Eighty percent of consumers polled in a recent Oklahoma State University survey didn’t want no stinkin’ deoxyribonucleic acid in their food.
Labels on all food containing it. Better yet, signs on every supermarket aisle. It’s in everything.
What is this dastardly substance? It’s DNA, the genetic material that determines the makeup of all living cells, yet more than 75 percent of consumers in the OSU survey said they do not want it in their food. No DNA - no food - and no people.
This amazing statistic is another element in the bewildering torrent of insanity fomented from the GMO food labeling controversy that resulted in 90 percent of consumers vowing in a Rutgers University survey that they want food containing GMOs labeled.
A salient, recent Wall Street Journal article written by Richard Sexton, chairman of the UC Davis Department of Agricultural and Resource Economics and his son, Steven Sexton, an assistant professor of public policy and economics at Duke University’s Sanford School of Public Policy, highlighted those inconceivable statistics in suggesting that agriculture and food manufacturers quit feeding the anti-GMO whackos by opposing GMO labeling and just identify GMO food.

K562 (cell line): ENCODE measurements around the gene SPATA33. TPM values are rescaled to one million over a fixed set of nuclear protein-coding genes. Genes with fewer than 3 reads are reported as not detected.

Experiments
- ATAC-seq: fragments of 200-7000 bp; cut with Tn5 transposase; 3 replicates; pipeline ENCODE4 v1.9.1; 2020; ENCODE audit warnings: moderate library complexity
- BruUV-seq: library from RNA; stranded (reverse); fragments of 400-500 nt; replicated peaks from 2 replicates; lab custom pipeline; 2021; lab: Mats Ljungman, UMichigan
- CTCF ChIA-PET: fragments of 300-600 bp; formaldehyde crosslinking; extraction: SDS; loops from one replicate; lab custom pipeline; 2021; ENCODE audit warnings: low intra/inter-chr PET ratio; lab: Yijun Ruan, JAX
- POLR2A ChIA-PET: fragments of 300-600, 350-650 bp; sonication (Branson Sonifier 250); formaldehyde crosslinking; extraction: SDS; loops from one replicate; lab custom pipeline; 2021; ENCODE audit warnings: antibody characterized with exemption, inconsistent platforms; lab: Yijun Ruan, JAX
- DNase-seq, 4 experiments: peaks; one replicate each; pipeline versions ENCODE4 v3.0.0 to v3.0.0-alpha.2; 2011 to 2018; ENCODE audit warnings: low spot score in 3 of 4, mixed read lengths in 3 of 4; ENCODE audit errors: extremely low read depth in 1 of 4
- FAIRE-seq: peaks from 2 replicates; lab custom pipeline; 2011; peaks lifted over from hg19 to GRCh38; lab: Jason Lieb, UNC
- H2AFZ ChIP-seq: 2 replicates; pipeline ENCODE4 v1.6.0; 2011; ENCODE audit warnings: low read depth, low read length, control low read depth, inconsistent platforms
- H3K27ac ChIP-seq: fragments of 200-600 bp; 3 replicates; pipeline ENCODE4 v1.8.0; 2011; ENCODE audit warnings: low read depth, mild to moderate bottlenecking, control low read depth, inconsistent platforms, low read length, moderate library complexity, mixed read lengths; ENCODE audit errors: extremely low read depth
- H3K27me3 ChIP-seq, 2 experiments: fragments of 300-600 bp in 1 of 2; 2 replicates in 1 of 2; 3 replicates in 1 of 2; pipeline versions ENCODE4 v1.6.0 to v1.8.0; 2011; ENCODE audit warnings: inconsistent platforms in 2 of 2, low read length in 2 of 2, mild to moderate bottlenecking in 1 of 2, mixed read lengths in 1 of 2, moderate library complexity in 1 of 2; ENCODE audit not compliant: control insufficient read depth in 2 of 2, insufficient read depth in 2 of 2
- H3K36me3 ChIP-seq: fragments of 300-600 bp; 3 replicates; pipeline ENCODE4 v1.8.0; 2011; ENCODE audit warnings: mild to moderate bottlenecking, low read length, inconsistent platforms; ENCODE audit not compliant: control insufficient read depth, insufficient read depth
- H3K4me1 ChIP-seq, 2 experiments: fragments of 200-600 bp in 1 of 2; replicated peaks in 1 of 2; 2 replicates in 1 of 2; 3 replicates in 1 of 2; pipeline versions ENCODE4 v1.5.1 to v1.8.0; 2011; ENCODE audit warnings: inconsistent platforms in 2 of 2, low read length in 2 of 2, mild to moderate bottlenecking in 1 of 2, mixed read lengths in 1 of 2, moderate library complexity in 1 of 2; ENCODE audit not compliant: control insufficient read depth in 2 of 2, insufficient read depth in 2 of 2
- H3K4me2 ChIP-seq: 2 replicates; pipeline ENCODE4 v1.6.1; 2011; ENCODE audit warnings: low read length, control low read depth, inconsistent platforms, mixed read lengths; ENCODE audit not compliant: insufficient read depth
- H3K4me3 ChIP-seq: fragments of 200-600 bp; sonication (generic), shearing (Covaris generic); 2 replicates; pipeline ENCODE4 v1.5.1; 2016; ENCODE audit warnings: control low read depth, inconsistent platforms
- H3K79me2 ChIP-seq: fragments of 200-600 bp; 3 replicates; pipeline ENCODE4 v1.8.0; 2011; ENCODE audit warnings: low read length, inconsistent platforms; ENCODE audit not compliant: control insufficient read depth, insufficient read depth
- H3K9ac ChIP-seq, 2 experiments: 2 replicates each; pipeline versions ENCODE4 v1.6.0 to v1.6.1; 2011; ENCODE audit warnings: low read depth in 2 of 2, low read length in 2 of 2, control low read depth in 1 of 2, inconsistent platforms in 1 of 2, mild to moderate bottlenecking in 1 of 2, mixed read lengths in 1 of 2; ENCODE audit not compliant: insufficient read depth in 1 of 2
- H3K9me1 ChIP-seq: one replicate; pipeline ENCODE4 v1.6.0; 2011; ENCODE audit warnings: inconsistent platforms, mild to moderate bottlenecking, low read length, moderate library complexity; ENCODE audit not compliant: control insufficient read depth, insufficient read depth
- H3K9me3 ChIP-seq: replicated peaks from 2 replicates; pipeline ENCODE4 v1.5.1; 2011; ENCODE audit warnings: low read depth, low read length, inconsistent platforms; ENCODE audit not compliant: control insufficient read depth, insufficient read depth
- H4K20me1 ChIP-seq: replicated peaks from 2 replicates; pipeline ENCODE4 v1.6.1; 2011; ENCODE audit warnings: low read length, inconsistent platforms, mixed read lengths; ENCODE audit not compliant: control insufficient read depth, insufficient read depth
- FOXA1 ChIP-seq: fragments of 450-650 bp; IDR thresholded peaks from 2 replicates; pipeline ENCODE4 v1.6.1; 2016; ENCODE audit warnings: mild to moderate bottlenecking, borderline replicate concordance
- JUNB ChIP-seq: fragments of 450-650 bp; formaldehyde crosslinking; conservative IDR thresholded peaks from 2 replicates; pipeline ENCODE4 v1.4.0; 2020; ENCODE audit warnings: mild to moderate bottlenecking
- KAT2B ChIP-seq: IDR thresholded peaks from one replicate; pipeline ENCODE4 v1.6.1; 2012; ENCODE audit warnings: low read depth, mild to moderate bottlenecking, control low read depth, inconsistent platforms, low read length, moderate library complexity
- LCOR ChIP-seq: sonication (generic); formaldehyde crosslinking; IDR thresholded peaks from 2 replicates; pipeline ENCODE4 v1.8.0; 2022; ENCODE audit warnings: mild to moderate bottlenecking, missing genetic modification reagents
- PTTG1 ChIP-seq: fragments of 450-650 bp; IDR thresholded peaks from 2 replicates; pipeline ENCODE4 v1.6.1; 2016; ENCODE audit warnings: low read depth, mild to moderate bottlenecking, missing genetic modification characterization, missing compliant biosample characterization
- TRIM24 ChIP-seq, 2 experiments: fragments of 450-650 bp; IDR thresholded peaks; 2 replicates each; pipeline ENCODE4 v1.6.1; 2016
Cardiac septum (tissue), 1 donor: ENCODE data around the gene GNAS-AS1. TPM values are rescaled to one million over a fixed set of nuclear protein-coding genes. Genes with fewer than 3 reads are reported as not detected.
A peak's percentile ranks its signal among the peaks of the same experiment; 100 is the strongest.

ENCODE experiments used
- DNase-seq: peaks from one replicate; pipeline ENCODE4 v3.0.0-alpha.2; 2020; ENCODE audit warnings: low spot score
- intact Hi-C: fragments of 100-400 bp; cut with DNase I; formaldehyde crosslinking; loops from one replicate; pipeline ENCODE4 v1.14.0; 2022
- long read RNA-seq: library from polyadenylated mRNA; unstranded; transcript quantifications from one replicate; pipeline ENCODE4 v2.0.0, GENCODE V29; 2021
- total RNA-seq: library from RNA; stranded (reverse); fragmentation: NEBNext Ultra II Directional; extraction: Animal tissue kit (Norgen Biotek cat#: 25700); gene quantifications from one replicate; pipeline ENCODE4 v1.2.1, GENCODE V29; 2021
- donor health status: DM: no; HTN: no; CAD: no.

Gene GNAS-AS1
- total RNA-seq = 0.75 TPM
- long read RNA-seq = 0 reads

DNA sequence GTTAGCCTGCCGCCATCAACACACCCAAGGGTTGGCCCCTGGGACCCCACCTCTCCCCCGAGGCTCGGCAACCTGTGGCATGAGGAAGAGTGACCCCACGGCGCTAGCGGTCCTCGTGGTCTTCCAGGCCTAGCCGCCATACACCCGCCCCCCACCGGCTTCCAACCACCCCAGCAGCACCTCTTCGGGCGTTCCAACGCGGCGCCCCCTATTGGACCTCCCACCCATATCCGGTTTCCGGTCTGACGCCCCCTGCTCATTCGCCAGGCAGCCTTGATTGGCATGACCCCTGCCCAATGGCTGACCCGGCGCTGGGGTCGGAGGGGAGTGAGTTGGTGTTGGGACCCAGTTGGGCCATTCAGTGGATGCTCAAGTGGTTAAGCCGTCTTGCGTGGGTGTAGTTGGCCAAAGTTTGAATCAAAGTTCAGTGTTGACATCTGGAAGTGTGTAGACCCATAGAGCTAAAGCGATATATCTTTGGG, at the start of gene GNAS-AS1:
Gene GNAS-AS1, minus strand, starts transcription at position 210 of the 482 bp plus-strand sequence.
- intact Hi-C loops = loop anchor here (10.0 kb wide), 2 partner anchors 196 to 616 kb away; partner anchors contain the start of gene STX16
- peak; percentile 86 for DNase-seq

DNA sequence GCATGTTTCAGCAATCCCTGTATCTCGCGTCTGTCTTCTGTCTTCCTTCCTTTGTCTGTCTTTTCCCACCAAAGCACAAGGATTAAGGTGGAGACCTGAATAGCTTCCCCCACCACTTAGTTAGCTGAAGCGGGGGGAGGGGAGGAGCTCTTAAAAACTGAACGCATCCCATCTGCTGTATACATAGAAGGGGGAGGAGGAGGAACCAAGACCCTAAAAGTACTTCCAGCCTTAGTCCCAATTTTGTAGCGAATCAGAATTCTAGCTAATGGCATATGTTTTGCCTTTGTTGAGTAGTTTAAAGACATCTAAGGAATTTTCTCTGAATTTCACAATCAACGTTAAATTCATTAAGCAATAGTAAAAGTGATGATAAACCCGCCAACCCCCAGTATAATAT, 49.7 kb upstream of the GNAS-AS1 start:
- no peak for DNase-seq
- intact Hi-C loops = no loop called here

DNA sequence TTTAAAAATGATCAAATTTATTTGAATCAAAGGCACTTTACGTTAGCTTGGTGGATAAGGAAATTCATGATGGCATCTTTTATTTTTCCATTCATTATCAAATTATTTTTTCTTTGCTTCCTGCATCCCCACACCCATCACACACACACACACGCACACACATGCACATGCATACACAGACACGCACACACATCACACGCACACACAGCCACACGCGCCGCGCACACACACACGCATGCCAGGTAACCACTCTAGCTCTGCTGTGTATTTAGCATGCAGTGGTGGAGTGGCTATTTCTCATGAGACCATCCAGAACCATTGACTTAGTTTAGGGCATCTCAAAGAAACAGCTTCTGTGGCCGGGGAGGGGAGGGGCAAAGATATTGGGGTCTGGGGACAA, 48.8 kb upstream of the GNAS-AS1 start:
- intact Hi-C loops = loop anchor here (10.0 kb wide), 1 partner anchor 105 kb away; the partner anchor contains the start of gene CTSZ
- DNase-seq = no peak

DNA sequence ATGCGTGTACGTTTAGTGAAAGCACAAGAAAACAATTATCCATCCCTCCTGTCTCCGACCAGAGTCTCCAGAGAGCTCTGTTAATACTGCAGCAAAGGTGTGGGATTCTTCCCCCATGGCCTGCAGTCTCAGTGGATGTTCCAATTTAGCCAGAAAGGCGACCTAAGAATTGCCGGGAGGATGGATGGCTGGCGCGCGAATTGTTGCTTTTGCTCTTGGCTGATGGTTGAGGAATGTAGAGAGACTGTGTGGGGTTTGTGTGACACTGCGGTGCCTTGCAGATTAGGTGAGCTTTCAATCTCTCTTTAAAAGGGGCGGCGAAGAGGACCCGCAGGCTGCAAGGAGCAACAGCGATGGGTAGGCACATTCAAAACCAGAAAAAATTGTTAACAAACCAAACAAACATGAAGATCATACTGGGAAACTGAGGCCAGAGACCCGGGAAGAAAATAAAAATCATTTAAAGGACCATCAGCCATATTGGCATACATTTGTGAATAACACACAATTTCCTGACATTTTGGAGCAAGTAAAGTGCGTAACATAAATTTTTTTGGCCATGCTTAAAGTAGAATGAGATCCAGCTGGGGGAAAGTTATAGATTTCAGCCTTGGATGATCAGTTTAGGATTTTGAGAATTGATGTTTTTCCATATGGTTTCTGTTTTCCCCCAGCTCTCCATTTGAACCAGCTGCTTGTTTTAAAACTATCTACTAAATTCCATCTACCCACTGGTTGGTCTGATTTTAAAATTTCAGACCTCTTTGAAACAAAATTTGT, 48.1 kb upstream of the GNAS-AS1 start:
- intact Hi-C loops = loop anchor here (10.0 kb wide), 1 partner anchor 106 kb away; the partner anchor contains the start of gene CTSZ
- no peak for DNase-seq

After all, the Sextons say 70 to 80 percent of packaged foods contain GMOs anyway. Label it and quit fighting. Let consumers make decisions about what to eat. Label it GMO-DNA and let the misinformed and extremists eat air.
What is most troubling about all this is that the mass media has bought off on the lies and self-serving propaganda radical groups have been spewing for decades. These whackos walk into a newspaper newsroom or mug television cameras and spew deceit or hijack the Internet…and it goes unquestioned.
This propaganda puke goes unchallenged because most scientists, food processors, and farmers don’t battle back hard enough. Admittedly, you cannot fix stupid.
This is why it is heartening to read the Sextons’ piece. It is a sorely needed junkyard dog example of what should have been done long ago by many more.
Don’t expect “Contains GMOs” food labels any time soon; however, it could be the bullhorn that garrotes the whackos.
Shutting them up could remove a huge impediment to the goal of producing 70 to 100 percent more food needed to feed the world’s population in 34 years, as the Sextons point out.